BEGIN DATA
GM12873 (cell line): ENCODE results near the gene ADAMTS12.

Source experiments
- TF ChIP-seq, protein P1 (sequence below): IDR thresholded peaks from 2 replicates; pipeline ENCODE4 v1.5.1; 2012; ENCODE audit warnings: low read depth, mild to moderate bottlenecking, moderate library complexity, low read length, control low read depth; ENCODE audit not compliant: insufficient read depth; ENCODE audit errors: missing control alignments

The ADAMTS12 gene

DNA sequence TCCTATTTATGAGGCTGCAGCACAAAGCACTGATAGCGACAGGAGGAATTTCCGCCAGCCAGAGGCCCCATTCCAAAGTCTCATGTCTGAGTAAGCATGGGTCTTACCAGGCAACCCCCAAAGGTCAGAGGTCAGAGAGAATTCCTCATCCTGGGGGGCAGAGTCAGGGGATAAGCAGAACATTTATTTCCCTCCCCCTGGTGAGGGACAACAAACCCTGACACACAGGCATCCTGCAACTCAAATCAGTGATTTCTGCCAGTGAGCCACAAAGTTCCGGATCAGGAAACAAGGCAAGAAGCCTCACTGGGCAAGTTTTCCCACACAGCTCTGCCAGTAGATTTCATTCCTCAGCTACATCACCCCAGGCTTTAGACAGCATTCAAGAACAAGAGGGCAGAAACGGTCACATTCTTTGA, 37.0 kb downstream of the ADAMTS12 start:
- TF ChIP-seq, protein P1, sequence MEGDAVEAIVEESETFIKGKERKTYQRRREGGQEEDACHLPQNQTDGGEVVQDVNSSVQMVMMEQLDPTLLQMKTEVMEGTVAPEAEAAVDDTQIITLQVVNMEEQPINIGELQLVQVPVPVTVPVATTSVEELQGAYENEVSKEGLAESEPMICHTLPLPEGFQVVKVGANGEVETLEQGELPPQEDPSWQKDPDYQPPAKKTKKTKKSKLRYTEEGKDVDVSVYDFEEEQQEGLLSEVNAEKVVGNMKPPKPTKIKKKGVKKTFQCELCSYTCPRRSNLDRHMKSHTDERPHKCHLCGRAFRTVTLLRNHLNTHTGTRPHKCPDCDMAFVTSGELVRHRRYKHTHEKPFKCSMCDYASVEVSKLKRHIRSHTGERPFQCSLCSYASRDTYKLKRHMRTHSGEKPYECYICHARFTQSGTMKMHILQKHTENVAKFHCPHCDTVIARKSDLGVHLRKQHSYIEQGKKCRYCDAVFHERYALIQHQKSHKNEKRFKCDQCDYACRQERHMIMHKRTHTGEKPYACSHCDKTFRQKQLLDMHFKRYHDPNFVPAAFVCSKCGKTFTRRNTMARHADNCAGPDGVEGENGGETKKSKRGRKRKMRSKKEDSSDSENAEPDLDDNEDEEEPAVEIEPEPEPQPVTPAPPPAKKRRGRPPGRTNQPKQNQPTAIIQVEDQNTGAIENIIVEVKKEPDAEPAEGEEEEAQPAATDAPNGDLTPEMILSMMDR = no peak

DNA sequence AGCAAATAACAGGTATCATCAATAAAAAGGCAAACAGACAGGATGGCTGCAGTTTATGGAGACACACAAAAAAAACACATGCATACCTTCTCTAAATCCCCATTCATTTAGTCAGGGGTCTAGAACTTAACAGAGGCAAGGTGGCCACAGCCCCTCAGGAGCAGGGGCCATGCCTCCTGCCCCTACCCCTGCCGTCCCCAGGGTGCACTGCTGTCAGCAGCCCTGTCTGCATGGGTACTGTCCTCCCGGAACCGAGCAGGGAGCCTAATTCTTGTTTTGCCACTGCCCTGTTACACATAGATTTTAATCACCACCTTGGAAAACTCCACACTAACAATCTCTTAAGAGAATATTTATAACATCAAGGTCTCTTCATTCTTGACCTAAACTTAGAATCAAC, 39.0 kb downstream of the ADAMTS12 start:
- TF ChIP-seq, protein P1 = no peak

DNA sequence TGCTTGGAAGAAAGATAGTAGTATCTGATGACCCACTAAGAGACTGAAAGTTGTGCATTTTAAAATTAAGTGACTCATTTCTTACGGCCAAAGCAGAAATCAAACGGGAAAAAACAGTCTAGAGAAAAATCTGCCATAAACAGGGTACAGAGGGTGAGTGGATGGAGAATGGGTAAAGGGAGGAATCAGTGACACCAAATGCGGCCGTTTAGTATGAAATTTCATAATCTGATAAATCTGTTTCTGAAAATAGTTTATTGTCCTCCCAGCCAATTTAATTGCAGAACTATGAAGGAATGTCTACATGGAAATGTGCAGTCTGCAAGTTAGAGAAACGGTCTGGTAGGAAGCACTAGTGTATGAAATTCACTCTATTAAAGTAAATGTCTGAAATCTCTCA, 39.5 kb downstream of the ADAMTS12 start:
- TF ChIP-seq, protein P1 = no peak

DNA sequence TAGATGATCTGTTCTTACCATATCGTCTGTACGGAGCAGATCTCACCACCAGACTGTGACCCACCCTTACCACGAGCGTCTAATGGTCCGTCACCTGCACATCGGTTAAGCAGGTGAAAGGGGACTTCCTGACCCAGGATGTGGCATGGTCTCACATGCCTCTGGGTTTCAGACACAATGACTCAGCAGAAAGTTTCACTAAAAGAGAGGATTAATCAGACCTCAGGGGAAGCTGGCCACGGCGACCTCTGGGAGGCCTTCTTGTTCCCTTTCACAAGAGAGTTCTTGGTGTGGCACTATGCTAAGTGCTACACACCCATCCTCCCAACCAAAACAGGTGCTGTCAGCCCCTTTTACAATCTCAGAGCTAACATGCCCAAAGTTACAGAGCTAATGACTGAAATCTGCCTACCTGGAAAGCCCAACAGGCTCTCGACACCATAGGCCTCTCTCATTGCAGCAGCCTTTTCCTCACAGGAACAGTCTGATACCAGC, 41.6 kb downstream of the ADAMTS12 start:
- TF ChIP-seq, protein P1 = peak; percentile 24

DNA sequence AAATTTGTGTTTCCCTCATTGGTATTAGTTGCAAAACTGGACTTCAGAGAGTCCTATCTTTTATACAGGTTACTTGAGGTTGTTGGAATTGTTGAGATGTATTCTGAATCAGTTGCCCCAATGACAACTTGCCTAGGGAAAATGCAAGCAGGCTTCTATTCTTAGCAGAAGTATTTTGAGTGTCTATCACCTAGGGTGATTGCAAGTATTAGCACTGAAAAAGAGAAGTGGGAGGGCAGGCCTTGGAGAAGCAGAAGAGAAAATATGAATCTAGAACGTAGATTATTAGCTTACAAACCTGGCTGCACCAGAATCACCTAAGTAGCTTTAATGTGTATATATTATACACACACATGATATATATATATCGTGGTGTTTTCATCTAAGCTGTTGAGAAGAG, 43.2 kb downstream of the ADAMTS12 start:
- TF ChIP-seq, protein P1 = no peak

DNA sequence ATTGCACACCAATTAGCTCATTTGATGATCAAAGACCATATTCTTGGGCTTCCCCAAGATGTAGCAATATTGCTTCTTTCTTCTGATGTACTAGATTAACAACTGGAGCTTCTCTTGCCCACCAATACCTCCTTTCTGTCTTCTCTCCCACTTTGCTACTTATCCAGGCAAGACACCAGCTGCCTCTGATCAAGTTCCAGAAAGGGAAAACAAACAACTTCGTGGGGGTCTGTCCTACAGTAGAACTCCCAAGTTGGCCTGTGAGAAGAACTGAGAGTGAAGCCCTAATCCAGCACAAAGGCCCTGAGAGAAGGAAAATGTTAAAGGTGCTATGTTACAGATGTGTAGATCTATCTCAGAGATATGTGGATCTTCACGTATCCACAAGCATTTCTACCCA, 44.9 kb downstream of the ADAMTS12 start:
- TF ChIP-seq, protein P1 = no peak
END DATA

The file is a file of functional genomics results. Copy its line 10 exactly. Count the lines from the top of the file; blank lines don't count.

- TF ChIP-seq, protein P1 = no peak